Agmatine

Agmatine is an inhibitory neurotransmitter that can block the action of glutamate on the NMDA receptor. This mechanism is important in preventing the harmful effects of excess glutamate. Research has shown that agmatine can act to help with swelling which can help protect from chronic neuropathic pain.

Aspartic Acid

Aspartic Acid, also known as aspartate, is an excitatory neurotransmitter in the brainstem and spinal cord. Aspartic acid is the excitatory counterpart to glycine, an inhibitory neurotransmitter. Low levels have been linked to feelings of fatigue and low mood, whereas high levels have been linked to seizures and anxiousness.

DOPAC, Dopamine Metabolite

After neuronal dopamine is released it is inactivated primarily via re-uptake mechanisms that remove it from the synapse and the extraneuronal space and return it to the presynaptic dopaminergic neuron or adjacent noradrenergic neurons. Some of the enzymes that degrade dopamine are only found in specific regions of the body. As such some dopamine metabolites are only produced in specific tissues. Understanding how and where these enzymes function can provide valuable insight about how dopamine is functioning in specific regions of the body. In order to understand these functions one must first realize Monoamine oxidase (MAO) is an enzyme present within the cytoplasm of neurons that breaks down dopamine to DOPAL. DOPAL in turn is very rapidly converted to DOPAC by a second cytoplasmic enzyme aldehyde dehydrogenase (AD). Because both of these enzymes are primarily found inside neurons, DOPAC levels are dependent on the amount of cytoplasmic dopamine. Combined measurements of DOPAC and dopamine have been used to assess the activity of dopaminergic neurons. This combination provides additional information than either parameter alone because a large portion of DOPAC is formed from dopamine without ever being released to the synaptic cleft. This suggests that DOPAC may be more closely related to the presynaptic dopamine levels while dopamine and similarly HVA levels, another important metabolite of dopamine that is formed outside of the neuron via the actions of catechols-O-methyltransferase (COMT), are related to the rate of neuron signaling. Said another way, extracellular DOPAC is related to the amount of dopamine made and stored in the presynaptic neuron while extracellular dopamine levels are related to the rate of dopamine released via the depolarization of dopamine neurons.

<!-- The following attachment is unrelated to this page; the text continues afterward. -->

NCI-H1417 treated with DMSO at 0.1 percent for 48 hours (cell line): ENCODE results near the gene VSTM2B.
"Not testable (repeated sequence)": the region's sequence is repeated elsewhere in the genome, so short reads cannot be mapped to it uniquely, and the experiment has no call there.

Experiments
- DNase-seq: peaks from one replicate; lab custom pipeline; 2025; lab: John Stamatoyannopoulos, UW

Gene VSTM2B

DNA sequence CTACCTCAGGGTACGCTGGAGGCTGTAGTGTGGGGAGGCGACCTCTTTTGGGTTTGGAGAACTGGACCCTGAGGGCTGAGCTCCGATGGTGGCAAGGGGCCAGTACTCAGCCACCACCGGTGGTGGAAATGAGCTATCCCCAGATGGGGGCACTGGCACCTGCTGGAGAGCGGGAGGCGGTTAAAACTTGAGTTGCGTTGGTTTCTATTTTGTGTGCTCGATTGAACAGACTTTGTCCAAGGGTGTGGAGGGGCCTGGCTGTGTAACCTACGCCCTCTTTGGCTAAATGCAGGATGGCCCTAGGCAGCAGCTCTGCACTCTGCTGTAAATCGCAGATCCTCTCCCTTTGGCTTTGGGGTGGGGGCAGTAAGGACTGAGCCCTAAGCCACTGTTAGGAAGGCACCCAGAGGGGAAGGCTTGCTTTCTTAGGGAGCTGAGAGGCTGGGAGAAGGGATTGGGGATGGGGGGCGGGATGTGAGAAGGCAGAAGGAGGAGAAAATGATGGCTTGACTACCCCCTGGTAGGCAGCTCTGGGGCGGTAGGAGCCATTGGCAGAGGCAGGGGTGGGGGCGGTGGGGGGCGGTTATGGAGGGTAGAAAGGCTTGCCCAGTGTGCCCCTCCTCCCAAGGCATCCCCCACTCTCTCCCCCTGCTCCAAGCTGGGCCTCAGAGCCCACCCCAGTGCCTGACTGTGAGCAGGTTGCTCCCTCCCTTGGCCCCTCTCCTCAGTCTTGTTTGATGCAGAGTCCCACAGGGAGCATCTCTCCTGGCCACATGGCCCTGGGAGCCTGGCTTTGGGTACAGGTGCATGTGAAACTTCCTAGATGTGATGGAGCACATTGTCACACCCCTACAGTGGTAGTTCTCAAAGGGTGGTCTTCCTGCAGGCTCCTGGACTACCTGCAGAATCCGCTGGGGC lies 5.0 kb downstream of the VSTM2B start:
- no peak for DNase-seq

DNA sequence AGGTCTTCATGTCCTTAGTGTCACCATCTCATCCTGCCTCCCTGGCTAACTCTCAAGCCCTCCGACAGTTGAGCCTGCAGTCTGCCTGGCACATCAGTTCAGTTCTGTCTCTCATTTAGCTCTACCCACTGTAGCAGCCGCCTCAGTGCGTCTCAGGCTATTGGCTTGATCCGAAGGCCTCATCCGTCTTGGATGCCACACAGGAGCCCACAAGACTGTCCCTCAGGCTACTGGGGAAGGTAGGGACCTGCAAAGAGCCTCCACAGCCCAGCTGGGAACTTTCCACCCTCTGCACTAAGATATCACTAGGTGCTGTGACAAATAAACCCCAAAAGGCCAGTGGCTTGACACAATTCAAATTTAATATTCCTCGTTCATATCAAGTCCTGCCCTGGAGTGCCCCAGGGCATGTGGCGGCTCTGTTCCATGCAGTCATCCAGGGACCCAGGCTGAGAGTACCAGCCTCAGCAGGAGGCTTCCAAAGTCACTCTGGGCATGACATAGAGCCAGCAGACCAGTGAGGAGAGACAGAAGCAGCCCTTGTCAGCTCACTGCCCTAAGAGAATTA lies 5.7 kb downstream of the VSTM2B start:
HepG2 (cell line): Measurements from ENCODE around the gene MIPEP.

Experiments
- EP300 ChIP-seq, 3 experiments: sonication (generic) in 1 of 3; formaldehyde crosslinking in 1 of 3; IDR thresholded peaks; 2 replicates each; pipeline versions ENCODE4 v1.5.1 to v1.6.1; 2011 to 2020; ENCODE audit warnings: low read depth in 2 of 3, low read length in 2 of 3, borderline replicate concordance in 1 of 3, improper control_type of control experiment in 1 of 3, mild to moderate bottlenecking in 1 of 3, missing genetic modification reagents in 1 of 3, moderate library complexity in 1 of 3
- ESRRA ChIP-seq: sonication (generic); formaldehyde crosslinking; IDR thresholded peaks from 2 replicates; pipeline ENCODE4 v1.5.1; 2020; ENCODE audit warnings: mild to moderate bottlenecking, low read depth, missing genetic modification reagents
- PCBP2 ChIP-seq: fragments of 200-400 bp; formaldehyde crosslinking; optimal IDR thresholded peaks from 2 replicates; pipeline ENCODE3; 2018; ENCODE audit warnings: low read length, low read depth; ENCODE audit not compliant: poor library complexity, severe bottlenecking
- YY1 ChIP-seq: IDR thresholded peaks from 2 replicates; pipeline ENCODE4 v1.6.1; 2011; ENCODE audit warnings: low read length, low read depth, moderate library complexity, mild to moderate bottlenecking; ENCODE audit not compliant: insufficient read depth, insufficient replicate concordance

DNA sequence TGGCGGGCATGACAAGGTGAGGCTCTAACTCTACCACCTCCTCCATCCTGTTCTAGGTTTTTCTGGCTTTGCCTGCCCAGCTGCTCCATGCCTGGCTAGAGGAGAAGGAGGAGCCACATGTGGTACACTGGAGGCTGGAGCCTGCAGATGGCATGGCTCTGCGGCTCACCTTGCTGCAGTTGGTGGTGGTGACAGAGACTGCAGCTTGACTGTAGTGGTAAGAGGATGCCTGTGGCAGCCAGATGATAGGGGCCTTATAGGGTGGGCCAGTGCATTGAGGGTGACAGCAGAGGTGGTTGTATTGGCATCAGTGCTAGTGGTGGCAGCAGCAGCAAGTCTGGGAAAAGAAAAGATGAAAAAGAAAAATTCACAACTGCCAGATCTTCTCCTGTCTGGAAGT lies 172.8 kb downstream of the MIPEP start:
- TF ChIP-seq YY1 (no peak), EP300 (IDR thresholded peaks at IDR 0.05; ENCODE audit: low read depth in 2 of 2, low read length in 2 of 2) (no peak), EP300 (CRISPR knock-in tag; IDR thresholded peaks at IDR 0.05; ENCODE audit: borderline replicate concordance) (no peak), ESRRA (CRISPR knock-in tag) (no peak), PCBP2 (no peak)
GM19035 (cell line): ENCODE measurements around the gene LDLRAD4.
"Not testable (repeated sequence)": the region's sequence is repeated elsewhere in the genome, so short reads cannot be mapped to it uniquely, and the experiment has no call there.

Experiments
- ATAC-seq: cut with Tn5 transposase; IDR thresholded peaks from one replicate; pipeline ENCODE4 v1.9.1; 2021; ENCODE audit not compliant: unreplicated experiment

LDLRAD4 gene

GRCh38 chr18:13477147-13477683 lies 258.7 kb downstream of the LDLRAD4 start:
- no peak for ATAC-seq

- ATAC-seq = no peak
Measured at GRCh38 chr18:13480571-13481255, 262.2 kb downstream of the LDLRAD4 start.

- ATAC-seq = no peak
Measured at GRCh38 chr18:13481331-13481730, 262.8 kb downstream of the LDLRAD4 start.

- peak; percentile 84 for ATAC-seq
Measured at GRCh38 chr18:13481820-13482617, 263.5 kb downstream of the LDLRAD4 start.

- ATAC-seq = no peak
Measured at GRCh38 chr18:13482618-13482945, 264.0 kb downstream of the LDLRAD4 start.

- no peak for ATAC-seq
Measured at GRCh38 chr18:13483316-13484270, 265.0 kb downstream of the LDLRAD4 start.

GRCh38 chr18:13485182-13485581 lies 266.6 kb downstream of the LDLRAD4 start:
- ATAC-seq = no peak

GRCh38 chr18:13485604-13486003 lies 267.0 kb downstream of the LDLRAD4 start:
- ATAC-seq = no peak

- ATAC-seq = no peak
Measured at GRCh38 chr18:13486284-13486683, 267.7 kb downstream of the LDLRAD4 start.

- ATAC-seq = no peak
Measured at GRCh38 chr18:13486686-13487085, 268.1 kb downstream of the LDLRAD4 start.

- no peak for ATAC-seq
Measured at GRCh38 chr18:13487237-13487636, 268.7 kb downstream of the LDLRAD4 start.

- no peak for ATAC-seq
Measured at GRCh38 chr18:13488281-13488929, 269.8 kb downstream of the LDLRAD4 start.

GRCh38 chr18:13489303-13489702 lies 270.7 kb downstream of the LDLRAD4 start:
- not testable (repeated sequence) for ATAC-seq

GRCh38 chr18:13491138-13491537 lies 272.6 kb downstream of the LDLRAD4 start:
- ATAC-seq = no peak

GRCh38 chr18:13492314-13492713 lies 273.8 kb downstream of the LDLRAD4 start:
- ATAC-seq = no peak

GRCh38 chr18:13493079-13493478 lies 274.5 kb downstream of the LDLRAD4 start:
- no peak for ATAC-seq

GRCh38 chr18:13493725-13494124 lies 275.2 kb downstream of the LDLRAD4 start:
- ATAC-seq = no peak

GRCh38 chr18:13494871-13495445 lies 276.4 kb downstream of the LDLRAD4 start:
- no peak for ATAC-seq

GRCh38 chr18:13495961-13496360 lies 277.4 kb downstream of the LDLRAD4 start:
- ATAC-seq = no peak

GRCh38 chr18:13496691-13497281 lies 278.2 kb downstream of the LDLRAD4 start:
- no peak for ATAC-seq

Dopamine